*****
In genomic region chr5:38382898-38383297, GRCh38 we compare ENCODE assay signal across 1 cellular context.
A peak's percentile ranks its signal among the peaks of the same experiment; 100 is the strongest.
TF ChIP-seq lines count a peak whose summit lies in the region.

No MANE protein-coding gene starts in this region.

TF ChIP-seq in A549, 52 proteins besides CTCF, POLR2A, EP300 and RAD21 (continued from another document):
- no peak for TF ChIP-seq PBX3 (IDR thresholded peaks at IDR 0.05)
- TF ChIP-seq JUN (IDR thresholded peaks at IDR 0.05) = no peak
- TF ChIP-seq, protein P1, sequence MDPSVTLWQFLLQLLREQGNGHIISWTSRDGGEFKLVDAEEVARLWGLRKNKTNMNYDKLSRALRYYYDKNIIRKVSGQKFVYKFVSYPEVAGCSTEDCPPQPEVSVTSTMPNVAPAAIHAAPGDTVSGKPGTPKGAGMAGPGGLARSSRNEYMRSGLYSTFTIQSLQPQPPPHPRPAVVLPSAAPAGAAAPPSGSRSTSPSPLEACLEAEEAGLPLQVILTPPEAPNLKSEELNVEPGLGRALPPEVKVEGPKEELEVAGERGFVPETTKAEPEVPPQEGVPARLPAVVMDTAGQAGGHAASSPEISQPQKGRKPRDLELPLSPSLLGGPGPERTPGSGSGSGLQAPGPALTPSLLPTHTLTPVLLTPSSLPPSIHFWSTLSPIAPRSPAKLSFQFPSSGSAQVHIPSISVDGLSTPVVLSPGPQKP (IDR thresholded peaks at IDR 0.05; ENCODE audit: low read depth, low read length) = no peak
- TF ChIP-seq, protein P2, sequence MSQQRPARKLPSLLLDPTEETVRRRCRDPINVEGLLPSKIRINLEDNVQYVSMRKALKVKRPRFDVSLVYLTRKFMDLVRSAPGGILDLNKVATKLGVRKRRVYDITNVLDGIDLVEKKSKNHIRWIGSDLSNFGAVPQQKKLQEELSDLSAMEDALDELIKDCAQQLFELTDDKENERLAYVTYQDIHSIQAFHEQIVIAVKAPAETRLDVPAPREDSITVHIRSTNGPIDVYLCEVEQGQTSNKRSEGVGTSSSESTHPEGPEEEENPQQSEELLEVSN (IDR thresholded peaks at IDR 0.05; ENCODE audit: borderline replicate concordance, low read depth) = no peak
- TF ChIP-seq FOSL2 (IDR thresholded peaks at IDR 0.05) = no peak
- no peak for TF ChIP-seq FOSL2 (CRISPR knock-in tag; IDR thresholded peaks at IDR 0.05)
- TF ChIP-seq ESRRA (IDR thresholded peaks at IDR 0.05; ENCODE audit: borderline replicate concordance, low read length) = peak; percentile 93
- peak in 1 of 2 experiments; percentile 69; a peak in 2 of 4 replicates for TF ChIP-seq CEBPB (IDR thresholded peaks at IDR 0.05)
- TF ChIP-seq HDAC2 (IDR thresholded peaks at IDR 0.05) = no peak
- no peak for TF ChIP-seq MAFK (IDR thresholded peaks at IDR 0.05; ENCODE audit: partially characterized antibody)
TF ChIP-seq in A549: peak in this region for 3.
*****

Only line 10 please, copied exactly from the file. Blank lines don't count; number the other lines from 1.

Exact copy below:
- TF ChIP-seq FOSL2 (IDR thresholded peaks at IDR 0.05) = no peak